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I believe there is a solution to every problem. To find it, we simply need to approach the puzzle in front of us with both sides of our brains.
I was encouraged to do this from an early age with the influence of my mother, a dance teacher, and father, an organizational consultant. Together, they encouraged me to stretch in all directions — to be both creative and analytical, intuitive and strategic. This background has served me well as a founder and creative director of a CPG branding agency because brands can be challenging, multifaceted puzzles. I’ve learned that whatever the level of complexity, when we put the pieces together with a whole-brain approach, we can find the right path forward.
Each brand challenge usually starts as a mess; at the very least, a mystery. Its puzzle pieces begin in disarray, turned right side up and upside down. They look nothing like the final solution. And in our work, we don’t have a fixed image on a box to guide us. It’s more demanding (and exciting) than that. So, how do we use our full creative, analytical powers to make sense of what’s in front of us? Like with a jigsaw scattered across a kitchen table, we work the puzzle.
The whole-brain puzzle-solving approach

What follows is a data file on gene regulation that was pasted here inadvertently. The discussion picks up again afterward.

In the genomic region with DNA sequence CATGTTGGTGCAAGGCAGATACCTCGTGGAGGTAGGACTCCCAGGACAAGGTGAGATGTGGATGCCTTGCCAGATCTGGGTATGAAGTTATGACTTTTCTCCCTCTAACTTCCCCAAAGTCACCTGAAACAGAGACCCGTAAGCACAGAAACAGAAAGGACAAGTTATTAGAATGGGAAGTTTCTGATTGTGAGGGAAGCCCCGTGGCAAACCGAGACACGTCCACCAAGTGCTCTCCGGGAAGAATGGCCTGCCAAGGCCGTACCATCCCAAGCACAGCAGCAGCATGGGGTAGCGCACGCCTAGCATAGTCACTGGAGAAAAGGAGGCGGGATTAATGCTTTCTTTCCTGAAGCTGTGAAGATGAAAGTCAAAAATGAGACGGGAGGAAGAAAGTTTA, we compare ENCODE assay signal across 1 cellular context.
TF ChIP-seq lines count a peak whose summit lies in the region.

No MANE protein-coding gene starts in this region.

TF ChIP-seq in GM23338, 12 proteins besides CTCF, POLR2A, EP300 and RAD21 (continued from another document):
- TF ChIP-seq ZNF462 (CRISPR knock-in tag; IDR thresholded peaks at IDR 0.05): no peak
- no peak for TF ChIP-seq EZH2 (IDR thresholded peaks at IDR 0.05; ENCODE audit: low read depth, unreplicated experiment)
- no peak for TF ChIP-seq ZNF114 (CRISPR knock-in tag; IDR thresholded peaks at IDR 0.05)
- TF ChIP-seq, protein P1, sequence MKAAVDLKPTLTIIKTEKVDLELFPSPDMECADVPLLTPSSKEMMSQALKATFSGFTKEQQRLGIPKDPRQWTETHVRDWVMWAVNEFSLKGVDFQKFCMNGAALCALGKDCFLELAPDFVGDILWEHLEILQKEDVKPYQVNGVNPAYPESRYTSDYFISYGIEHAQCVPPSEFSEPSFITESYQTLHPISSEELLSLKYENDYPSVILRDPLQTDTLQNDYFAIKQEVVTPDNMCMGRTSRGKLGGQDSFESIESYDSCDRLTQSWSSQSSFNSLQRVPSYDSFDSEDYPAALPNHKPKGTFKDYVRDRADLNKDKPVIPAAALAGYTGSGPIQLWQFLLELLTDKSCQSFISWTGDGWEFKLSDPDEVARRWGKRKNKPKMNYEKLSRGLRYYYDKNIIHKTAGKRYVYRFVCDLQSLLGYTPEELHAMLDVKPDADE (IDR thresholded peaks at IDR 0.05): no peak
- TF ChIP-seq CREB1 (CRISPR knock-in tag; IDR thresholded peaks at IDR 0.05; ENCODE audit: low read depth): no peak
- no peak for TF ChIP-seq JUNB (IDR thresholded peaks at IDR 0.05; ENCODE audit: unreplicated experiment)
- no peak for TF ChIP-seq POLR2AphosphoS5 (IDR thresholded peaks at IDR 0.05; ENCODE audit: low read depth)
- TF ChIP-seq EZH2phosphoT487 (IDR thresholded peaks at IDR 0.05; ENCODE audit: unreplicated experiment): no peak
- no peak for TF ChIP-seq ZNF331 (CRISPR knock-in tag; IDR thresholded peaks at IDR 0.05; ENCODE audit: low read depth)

We start by sorting the pieces by color and pattern. This means research, strategy and asking the big questions: What are the unknowns? What are the struggles? What are the opportunities? Then we build out the corners and edges, creating an initial framework and vision for what the brand is going to be. We forecast and plan and structure.
Once we’ve developed this strategic container, we begin the more intuitive work of shaping what fills it. Here, it’s important to really understand who and what we’re working with, because —much more than their 2D counterparts — brand puzzles bring incredible texture and depth. And while this can be challenging, it also brings us incredible opportunities to make magic. To turn a stack of distinct elements into gold.
This whole-brain puzzle problem-solving approach originated in my work with brands and continues to be most visible there; after all, it’s the alchemy my agency performs every day. Yet, I’ve also discovered it works valuable magic in my approach as a leader.
Working the leadership puzzle
At my company, the quality of our team underpins everything we do, making its composition and operation a foundational, critical puzzle to solve. I think most leaders would say the same. But while this is an essential leadership puzzle, it can also be one of the hardest since the major components are some of the most complex — people. Bringing them together in dynamic harmony is an undertaking that requires thoughtful strategy, creativity and intuition. And it circles back to our need, as leaders, to really use our whole brains, and in particular, understand the pieces of every puzzle.
So, where do we start? Like with brand puzzles, we start by sorting our pieces — this time, people, roles and business needs — in a general way. We ask questions and strategize. What are we missing? What isn’t working? How should our team operate? Then we set a framework and vision for how we want the team to look and work together. This part of the process is often more straightforward and is what many leaders probably already do.